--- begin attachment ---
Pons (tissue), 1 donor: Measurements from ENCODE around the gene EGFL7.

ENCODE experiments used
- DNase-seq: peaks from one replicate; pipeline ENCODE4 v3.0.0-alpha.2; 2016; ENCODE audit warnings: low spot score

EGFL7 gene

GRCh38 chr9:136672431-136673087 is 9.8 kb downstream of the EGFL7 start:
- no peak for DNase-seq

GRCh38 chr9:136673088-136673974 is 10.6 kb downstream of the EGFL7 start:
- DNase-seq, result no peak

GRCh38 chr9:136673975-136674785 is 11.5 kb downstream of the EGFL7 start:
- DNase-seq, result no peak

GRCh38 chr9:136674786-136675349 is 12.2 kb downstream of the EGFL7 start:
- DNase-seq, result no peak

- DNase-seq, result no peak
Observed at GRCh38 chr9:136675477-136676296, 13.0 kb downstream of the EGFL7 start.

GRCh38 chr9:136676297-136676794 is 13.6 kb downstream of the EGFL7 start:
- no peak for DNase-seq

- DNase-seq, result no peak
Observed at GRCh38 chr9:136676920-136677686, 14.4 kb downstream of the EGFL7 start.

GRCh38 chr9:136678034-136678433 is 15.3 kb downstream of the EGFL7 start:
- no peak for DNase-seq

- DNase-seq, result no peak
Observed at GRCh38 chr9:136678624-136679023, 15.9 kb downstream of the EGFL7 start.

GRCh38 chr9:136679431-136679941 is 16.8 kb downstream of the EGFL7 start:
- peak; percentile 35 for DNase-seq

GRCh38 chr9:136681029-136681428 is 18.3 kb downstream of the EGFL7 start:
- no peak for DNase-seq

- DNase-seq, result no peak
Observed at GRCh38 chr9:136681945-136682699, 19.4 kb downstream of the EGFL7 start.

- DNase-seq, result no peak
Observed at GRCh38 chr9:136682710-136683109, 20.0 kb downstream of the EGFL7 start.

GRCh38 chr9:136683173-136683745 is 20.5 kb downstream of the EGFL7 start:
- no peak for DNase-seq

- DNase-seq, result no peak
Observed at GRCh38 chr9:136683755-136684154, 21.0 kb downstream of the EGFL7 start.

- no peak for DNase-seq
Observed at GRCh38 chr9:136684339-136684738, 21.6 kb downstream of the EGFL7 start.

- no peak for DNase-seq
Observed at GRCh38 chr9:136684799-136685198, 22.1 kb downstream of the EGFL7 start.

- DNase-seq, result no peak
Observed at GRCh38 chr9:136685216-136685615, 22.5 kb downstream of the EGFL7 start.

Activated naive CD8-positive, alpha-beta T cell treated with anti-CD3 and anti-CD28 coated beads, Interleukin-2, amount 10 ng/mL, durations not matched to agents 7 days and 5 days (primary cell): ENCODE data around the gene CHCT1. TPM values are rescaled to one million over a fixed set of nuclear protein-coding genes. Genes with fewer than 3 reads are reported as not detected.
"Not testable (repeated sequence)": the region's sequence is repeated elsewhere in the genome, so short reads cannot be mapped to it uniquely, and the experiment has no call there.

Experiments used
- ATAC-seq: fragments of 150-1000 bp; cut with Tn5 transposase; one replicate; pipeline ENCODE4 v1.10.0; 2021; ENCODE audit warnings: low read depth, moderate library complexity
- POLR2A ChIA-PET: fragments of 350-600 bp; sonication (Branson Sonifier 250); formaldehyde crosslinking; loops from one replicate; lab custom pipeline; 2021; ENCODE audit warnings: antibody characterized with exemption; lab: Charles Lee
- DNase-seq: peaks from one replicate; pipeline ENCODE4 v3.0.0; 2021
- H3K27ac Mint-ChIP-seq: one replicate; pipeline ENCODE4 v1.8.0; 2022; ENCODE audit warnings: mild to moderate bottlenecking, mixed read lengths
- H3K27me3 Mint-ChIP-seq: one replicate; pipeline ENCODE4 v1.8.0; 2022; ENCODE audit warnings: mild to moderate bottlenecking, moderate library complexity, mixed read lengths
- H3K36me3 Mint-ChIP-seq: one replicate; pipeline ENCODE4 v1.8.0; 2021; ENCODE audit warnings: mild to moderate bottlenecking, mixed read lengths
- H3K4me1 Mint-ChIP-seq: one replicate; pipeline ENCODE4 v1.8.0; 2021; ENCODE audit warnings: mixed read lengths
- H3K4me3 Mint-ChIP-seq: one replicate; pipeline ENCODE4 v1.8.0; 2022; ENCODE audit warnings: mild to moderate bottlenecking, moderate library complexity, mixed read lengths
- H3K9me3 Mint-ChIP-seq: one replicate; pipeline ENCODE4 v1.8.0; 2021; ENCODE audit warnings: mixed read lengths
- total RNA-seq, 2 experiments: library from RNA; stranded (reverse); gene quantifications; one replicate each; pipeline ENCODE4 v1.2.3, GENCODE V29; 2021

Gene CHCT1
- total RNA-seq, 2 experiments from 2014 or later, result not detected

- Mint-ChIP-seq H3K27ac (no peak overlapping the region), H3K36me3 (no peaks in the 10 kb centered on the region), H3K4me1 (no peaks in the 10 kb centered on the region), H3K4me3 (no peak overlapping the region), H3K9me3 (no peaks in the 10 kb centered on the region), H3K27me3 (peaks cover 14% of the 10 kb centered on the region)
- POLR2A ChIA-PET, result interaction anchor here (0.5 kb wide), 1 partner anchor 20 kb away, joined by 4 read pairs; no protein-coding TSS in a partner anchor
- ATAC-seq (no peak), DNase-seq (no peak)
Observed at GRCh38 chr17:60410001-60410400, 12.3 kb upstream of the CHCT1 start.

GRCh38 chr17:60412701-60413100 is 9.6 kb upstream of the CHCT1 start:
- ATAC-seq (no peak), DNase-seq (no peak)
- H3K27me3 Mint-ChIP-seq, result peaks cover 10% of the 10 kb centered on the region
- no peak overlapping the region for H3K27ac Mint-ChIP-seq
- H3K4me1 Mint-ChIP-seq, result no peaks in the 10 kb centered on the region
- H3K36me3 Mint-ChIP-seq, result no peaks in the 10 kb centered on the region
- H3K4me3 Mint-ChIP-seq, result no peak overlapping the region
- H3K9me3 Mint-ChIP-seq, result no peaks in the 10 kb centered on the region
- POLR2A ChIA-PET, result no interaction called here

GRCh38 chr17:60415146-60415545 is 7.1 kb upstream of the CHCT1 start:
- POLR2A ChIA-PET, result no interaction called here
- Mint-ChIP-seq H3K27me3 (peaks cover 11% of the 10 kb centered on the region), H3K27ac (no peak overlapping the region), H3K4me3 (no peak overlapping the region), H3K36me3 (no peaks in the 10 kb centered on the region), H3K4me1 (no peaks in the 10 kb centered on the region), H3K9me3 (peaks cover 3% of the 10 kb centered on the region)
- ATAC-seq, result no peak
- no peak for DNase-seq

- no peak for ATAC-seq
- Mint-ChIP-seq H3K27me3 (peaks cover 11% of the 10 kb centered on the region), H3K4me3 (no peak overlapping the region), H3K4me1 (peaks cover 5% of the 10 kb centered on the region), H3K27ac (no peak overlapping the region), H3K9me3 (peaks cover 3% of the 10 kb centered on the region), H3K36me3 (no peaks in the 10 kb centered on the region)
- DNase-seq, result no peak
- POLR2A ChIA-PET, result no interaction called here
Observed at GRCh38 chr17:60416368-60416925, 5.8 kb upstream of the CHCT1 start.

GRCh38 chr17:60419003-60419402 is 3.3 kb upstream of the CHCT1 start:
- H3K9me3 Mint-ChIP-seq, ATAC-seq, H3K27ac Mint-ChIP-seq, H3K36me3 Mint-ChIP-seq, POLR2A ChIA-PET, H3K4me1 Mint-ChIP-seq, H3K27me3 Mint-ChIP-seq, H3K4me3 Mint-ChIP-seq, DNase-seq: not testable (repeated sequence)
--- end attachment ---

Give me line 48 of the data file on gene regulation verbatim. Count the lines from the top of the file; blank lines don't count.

- H3K27me3 Mint-ChIP-seq: one replicate; pipeline ENCODE4 v1.8.0; 2022; ENCODE audit warnings: mild to moderate bottlenecking, moderate library complexity, mixed read lengths